It’s official: County to sign over quarry land

Audrey Caro

Sweet Home City Councilors voted on Dec. 19 to sign documents to finalize the transfer of the 220-acre rock quarry formerly operated by Knife River (formerly Morse Bros.) from Linn County to the city of Sweet Home.

Robert Briana and Dave Trask were absent.

The Prospective Purchasing Agreement between the city and the Oregon Department of Environmental Quality should be complete by the end of December, said Bryn Thoms, R.G., Hydrogeologist, DEQ Western Region Cleanup Program.

The property has been owned by Linn County since Dec. 30, 2010 as a result of foreclosure on more than 400 acres against Western States Land Reliance Trust, the previous owner, for nonpayment of property taxes.

The rock quarry property is located west of the north terminus of Clark Mill Road.

City Attorney Robert Snyder reviewed information with councilors regarding the property and the process so far at the Dec. 19 City Council meeting.

“We’ve gone out and done what the DEQ wanted,” Snyder said.

The city has a letter from the DEQ stating no further action is needed, “which is what everyone wants to have on a property like this,” he said.

There is a deed restriction that deals with water, he added. Because of arsenic and “other things” they will not be able to dig a well on the property.

The Contaminated Media Management Plan, which is required by the DEQ also has been completed.

The preliminary title report details road and utility easements on the quarry property, and the resolution and order is the document that the Linn County Board of Commissioners approved last month so the land transfer could be made.

There is a disclosure and release agreement between the county and the city that states the city will accept the land in “as is” condition “and with limited liability, if any, to the county.”

The deed for the property states that the city shall keep the land in public use for 20 years.

Snyder said the county has the real market value of the property at $2 million. The city has spent about $14,000 on the land transfer process, according to figures presented at the city council meeting.

The Phase I portion cost $4,500, the CMMP cost $1,000, the PPA cost $5,500 and the cost of title insurance was $3,354.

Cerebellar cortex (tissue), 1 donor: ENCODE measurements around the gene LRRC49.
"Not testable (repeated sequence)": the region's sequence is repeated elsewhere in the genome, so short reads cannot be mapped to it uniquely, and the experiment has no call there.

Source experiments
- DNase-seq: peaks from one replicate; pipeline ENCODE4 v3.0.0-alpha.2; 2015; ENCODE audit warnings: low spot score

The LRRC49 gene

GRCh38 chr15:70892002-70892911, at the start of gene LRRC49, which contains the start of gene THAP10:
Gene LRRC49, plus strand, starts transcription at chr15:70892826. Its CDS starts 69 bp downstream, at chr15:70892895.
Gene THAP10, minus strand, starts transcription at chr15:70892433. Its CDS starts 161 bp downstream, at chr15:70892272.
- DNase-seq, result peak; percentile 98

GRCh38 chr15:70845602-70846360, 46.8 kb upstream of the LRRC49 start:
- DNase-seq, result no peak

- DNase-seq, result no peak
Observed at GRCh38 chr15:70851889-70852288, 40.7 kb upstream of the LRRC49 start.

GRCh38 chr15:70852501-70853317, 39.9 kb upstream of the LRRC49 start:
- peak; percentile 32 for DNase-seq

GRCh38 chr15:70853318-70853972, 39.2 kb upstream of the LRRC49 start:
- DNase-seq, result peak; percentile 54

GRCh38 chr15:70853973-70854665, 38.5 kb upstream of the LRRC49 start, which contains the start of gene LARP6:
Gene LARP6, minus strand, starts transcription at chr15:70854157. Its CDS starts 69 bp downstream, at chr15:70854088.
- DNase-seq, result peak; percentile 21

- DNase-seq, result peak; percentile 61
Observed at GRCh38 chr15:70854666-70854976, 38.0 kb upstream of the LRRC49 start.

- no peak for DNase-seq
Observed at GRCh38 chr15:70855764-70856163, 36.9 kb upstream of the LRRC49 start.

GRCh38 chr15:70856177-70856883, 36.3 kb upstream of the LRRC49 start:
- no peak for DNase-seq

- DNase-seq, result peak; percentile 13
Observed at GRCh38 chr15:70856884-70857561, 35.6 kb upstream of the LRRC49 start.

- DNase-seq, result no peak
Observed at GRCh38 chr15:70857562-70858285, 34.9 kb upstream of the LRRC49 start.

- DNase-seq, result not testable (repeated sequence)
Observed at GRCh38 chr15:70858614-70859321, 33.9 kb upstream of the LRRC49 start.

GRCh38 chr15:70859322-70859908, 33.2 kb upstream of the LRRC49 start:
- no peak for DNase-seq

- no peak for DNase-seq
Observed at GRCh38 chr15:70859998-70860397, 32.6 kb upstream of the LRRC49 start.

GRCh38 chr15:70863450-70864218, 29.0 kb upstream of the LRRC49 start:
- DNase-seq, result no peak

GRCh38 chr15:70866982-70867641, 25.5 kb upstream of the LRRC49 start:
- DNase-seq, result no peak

City Councilor Diane Gerson asked Snyder if the property qualifies for recreational immunity.

“Yes, it depends what we do out there,” Snyder said. “State law (regarding) recreational immunity, (says that) people use your property for recreation and you don’t charge them a fee so they can’t come back and sue.”

Gerson also was concerned about not over burdening city staff with another project. She said she wanted developing this newly acquired land to be a very low priority.

Council Lisa Gourley said it is a low priority but that to accept the land now would give the city and community members access to the river.

Gourley said she thinks the city can look to community partners, such as the Sweet Home Economic Development Group to help develop it.

She joked that maybe someone who would like to have it named after them would foot the bill.

Mayor Greg Mahler chimed in that perhaps Phil Knight would be interested.

Councilor James Goble asked if the public would have access to the property once it is transferred or if it would be locked up.

“I don’t know,” Snyder said.

Insurance coverage and state law will be a consideration in those decisions.

“(It will be a matter of what) state law will allow us to do without getting in trouble under the liability of recreation,” Snyder said. “It might be some of those things, like you get over at the skate park and you know if you put up a sign that says something you somehow become liable that they’re supposed to then do that, whereas if you don’t have a sign on something then you’re better off because then you haven’t taken on part of the responsibility.”